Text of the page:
University High students rewarded for helping others

Students take $15,000 grand prize in the ‘Shark Tank’-style competition


Two University High School students recently won an entrepreneurship competition and $15,000 toward their efforts to help less fortunate children learn how to code.

Code Open Sesame — founded by junior Katherine McPhie and sophomore Milan Narula — took the grand prize out of more than 150 entries from across Southern California in the “Shark Tank”-style Dragon Challenge.

McPhie and Narula recruit and train high school and college volunteers to teach computer skills to children at local shelters. This summer, 54 volunteers taught 65 children coding skills.

Milan Narula, 15, right, co-founded Code Open Sesame to teach children how to code.

“We think that a big part of the future is knowing computer coding,” McPhie, 16, said. “If these kids know how to code, it can open up great opportunities for them.”

The duo came up with the Code Open Sesame idea after they met at one of McPhie’s coding sessions at Orange County Rescue Mission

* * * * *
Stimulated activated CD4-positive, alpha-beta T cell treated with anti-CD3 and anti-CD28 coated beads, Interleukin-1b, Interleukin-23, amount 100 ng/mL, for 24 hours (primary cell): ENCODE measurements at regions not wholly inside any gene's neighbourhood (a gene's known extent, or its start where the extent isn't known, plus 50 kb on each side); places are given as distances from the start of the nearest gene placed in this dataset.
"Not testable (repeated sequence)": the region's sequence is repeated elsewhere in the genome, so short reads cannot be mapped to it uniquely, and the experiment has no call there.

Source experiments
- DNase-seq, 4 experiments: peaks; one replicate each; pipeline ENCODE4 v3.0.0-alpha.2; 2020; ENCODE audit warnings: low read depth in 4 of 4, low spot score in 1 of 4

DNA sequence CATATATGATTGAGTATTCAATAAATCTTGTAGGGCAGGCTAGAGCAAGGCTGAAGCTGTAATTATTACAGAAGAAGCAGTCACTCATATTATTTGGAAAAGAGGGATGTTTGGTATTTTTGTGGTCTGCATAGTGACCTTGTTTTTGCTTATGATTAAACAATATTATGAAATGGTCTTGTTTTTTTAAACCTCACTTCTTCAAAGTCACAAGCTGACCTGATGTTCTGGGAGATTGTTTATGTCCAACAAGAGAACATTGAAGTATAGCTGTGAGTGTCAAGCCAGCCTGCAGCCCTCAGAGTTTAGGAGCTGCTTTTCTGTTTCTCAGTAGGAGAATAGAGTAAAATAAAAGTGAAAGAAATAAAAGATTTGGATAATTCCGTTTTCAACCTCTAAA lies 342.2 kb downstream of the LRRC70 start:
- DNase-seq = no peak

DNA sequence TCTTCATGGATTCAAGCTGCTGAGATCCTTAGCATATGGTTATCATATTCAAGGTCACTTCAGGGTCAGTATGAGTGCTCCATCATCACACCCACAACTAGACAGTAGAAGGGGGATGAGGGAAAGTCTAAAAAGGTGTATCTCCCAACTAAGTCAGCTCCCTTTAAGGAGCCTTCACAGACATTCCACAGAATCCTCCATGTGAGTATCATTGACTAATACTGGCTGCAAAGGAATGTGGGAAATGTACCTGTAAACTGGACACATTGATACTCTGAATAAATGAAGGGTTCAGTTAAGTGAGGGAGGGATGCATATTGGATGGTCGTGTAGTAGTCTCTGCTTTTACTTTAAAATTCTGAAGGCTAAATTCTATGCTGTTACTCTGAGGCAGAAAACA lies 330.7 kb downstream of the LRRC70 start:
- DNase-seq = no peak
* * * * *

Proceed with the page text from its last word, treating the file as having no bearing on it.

Subsequently, the pair learned of the Dragon Kim Foundation’s fellowship program, which awards grants to high school students motivated to help others. They felt this was an opportunity to bring their coding program to more disadvantaged kids.

About the foundation

The Dragon Kim Foundation is a Tustin-based nonprofit organization established by the parents of Dragon Kim, who died at the age of 14 after a tree branch fell on the tent he and his friend were sleeping in. The foundation is dedicated to making it possible for young people to pursue their interests in areas that Dragon Kim himself was passionate about, and to enable bright futures for young people.

McPhie and Narula named their project Code Open Sesame so that underprivileged children will be able to free themselves from poverty just like Ali Baba in “Arabian Nights” freed himself from the den of 40 thieves by knowing the code words “Open Sesame.”

“University High is amazing for this kind of thing,” Narula, 15, said. “We have people from the school who have volunteered with us. It’s pretty cool to have that kind of support. University High is also pretty challenging, so I think it prepared us really well for this kind of leadership task.”

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